What is Bank Fraud?
Federal Bank Fraud Statute 18 U.S.C. 1344
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Bank fraud is a federal criminal offense that is committed primarily to defraud a financial institution. It is important to note that the mere attempt of committing the crime is considered to be punishable, irrespective whether the crime was successfully committed or not.
In order for a defendant to be found guilty of bank fraud, the government must prove each of the following elements beyond a reasonable doubt:
First, the defendant knowingly executed a scheme to defraud a financial institution as to a material matter; Second, the defendant did so with the intent to defraud the financial institution; and Third, the financial institution was insured by the Federal Deposit Insurance Corporation.
The phrase “scheme to defraud” means any deliberate plan of action or course of conduct by which someone intends to deceive, cheat, or deprive a financial institution of something of value. It is not necessary for the government to prove that a financial institution was the only or sole victim of the scheme to defraud. It is also not necessary for the government to prove that the defendant was actually successful in defrauding any financial institution. Finally, it is not necessary for the government to prove that any financial institution lost any money or property as a result of the scheme to defraud.
In order to make one liable for the offense, the following are considered to be punishable criminal acts under 18 USC 1344:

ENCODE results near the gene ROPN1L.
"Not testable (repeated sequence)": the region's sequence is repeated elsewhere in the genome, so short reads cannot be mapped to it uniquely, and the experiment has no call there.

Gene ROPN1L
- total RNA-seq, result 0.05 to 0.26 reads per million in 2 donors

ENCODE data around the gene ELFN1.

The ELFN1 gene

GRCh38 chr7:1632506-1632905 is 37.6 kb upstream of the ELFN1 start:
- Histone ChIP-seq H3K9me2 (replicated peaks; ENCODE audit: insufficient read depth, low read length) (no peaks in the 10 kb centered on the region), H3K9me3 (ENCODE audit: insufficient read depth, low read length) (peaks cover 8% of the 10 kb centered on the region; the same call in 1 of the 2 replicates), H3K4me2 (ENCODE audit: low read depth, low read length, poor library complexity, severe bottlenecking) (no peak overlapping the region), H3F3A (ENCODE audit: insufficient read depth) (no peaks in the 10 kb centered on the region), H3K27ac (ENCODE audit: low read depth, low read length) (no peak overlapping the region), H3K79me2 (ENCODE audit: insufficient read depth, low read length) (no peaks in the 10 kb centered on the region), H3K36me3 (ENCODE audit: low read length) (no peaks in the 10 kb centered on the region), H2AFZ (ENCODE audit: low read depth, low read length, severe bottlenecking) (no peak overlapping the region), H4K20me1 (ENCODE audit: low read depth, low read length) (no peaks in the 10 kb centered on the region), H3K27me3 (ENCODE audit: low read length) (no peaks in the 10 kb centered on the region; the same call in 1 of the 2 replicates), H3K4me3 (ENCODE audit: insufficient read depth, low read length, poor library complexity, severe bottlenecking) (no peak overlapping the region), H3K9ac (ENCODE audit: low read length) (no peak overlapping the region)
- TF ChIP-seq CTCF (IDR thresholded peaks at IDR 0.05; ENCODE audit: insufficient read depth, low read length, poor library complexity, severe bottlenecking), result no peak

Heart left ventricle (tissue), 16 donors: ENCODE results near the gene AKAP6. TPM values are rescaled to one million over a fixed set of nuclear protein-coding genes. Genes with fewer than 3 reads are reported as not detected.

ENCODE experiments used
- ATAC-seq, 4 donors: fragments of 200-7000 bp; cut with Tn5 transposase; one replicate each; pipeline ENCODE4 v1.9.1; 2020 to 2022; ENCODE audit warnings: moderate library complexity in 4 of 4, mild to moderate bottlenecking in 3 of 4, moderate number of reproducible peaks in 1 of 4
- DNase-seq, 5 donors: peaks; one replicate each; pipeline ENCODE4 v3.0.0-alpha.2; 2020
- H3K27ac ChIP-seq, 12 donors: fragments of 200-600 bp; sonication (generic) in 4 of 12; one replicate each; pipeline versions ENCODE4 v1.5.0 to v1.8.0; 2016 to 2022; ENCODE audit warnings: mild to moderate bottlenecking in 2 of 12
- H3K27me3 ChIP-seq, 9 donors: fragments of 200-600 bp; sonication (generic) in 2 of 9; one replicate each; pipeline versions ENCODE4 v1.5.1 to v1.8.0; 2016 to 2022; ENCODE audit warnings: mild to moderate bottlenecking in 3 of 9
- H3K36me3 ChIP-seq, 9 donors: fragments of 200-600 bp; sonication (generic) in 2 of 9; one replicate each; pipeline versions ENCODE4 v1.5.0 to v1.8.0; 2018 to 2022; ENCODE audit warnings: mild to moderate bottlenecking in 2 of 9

- Obtaining or attempting to obtain money, assets, funds, securities, credits and other properties that a financial institution owns or within its control and custody.
- Employing a scheme constituting fraud with the intention of defrauding another through false representation, promises and similar intent.
- Committing the crime, even through offshore banks, where the person guilty of the prohibited acts will be prosecuted when located within the US territory.
Bank Fraud Cases
The US Federal Bureau of Investigation (FBI) is the principal investigating body in the crimes involving bank fraud under 18 USC 1344. The Secret Service may also be involved in the crime investigation under certain circumstances, especially when the crime is committed in relation to money laundering and cyber fraud. Whenever securities are involved in the crime, the Securities and Exchange Commission may also be involved in the investigation, and the Secretaries of State may also intervene.
Bank Fraud Punishment
The commission of bank fraud is punishable either with a fine or imprisonment and in certain cases, both. The penalties may also be influenced by some aggravating circumstances that may impose special prison terms that should be imposed against the offender.
- The fine should not exceed $1,000,000.
- The imprisonment should not exceed 30 years
- Bank fraud is considered as a federal crime with a mandatory minimum sentence of 2 years if it is aggravated by identity theft as provided by 18 U.S.C. 1028A.
Long-term prison sentence can sometimes be avoided in white collar crimes, such as a bank fraud pursuant to 18 USC 1344. Wall Street Prison Consultants specializes in helping federal and state white collar offenders obtain sentence reductions through programs that can help provide alternative solutions to long term incarceration. Our consultation services employ investigative and research processes to assist inmates and their lawyers in finding the best solution and alternatives available to reduce prison terms of an inmate. Discuss possible solutions to your issues today.
Contact Wall Street Prison Consultants today at 855-577-4766. We’re here to help!